French government also announced plans to dissolve other associations suspected of supporting extremist ideologies.

“If Turkey grants asylum to Sihamedi, France will use this to accuse the country of sheltering Islamists who radicalize people with online propaganda,” Pugliese said. “This is part of the verbal escalation between Macron and Erdogan and will be used by both for political internal goals.”


Zarif ‘desperate’ to blame Saudi Arabia for anything negative that happens in Iran: Al-Jubeir

Updated 55 min 25 sec ago

Zarif ‘desperate’ to blame Saudi Arabia for anything negative that happens in Iran: Al-Jubeir

  • “It is not the policy of Saudi Arabia to engage in assasinations; unlike Iran” minister tweeted

JEDDAH: Iran’s parliament on Tuesday approved a bill requiring the government to boost uranium enrichment by 20 percent and end UN inspections of its nuclear facilities.

The move is being viewed by analysts as a show of defiance after the recent killing of prominent Iranian nuclear scientist Mohsen Fakhrizadeh, an assassination for which Tehran has accused other countries of masterminding.

Saudi Arabia’s Minister of State for Foreign Affairs Adel Al-Jubeir said on Tuesday that Iranian Foreign Minister Mohammed Javad Zarif was “desperate” to blame the Kingdom for anything negative that happened in Iran.

“Will he blame us for the next earthquake or flood?” he tweeted. “It is not the policy of Saudi Arabia to engage in assassinations; unlike Iran, which has done so since the Khomeini Revolution in 1979.

“Ask us and ask many other countries who have lost many of their citizens due to Iran’s criminal and illegal behavior,” Al-Jubeir added.

The latest bill would require another parliamentary vote to pass, as well as approval by the Guardian Council, a constitutional watchdog. Moreover, Supreme Leader Ayatollah Ali Khamenei has the final say on all nuclear policies.

“There is no doubt that this step constitutes a threat, raising it to 20 percent means that it is close to building a nuclear bomb,” political analyst and international relations scholar Dr. Hamdan Al-Shehri told Arab News. “The region is promised with a dark and unstable period.”

He said that the move indicated the Iranian regime’s insistence on destabilizing the region, and its determination to win the race to obtain nuclear weapons.

Enriching uranium to 20 percent is below the threshold needed for nuclear weapons but higher than that required for civilian applications. It would also commission new centrifuges at nuclear facilities at Natanz and the underground Fordo site.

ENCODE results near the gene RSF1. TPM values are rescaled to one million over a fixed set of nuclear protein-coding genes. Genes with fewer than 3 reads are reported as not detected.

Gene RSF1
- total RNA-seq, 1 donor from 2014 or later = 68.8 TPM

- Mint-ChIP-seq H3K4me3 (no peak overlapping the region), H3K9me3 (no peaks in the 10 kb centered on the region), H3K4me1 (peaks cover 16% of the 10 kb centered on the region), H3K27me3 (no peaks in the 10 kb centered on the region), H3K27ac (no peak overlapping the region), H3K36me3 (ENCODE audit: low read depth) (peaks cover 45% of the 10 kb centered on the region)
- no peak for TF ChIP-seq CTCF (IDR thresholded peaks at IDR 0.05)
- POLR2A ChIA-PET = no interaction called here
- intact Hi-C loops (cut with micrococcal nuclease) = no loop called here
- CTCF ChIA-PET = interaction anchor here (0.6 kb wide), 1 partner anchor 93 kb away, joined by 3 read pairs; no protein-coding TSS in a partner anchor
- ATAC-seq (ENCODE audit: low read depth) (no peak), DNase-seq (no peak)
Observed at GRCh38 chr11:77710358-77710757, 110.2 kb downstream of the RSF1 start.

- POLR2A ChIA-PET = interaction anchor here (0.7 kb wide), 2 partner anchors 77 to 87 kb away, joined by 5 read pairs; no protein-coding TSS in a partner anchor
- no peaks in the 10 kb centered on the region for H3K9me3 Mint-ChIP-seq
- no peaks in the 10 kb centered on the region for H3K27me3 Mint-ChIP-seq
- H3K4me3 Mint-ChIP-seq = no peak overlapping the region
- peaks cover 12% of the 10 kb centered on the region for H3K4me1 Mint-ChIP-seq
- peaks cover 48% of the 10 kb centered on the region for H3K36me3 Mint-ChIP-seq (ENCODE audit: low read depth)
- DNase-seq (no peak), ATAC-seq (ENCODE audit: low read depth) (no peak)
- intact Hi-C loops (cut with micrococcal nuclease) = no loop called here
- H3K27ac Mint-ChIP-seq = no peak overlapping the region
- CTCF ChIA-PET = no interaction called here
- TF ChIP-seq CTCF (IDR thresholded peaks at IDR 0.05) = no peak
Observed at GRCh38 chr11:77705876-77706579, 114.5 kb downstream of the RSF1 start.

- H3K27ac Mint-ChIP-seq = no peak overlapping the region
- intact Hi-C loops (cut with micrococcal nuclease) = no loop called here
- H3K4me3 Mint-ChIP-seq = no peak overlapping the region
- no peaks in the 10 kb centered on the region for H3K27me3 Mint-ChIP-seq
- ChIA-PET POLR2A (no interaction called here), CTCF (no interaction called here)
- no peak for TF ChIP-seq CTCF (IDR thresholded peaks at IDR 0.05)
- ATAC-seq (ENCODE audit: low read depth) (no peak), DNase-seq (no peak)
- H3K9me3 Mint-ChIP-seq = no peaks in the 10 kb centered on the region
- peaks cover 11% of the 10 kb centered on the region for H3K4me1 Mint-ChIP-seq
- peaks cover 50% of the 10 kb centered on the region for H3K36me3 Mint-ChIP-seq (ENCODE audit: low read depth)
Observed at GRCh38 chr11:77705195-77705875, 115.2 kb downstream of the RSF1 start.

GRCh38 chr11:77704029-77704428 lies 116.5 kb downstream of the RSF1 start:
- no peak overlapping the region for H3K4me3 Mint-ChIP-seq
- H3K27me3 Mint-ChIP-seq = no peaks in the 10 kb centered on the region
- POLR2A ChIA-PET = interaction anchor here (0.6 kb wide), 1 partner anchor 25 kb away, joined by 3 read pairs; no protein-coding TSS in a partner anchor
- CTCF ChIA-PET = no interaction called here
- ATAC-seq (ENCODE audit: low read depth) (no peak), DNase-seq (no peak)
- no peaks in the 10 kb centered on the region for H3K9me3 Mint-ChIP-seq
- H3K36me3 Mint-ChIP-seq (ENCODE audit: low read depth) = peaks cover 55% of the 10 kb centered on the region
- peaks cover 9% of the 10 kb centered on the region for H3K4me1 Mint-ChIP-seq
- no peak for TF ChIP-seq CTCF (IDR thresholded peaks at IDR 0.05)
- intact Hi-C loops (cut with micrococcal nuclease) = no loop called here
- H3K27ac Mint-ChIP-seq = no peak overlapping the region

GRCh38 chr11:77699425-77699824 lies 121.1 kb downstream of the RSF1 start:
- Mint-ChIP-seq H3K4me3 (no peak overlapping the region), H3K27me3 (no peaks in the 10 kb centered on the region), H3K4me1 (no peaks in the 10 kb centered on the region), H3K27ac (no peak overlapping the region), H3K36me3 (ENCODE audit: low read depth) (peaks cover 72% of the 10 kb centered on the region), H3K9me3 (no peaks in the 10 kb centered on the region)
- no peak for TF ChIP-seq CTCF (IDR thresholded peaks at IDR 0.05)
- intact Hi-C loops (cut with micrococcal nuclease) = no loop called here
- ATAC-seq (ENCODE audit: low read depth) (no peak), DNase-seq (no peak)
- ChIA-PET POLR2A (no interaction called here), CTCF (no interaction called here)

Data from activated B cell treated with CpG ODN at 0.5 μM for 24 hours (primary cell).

“Iran’s acquisition of nuclear weapons or its proximity to achieving that goal will be a great danger to the region, and countries will seek to protect themselves, which will mean that everyone will resort to obtaining nuclear weapons. Fakhrizadeh’s death suggests that Iran was waiting for this opportunity to escalate,” Al-Shehri added.

The official IRNA news agency said 251 lawmakers in the 290-seat chamber voted in favor, after which many began chanting slogans against the US and Israel.

The bill would give European signatories to the 2015 nuclear deal three months to ease sanctions on Iran’s key oil and gas sector, and to restore its access to the international banking system.

“Many technical issues related to the nuclear bomb creation were not closely followed up by P5+1 (the UN Security Council’s permanent members of China, France, Russia, the UK, and the US, plus Germany),” said Al-Shehri.

“We also should not forget that Iran was not clear and was preventing and limiting inspections at its nuclear facilities, moreover, the International Atomic Energy Agency did not do its work properly so that the world could breathe easily.

“Iran may have the nuclear bomb by now without the international community taking any action against it.

“The assassination of a scientist will not change the equation, even the strikes on Iranian facilities would not affect the real Iranian infrastructure.

“Iran wasn’t confronted the way that would make the world comfortable, nor the way that a terrorist rogue state should have been treated as it distributed terrorism through its militias, ballistic missiles, and drones in the region,” he added.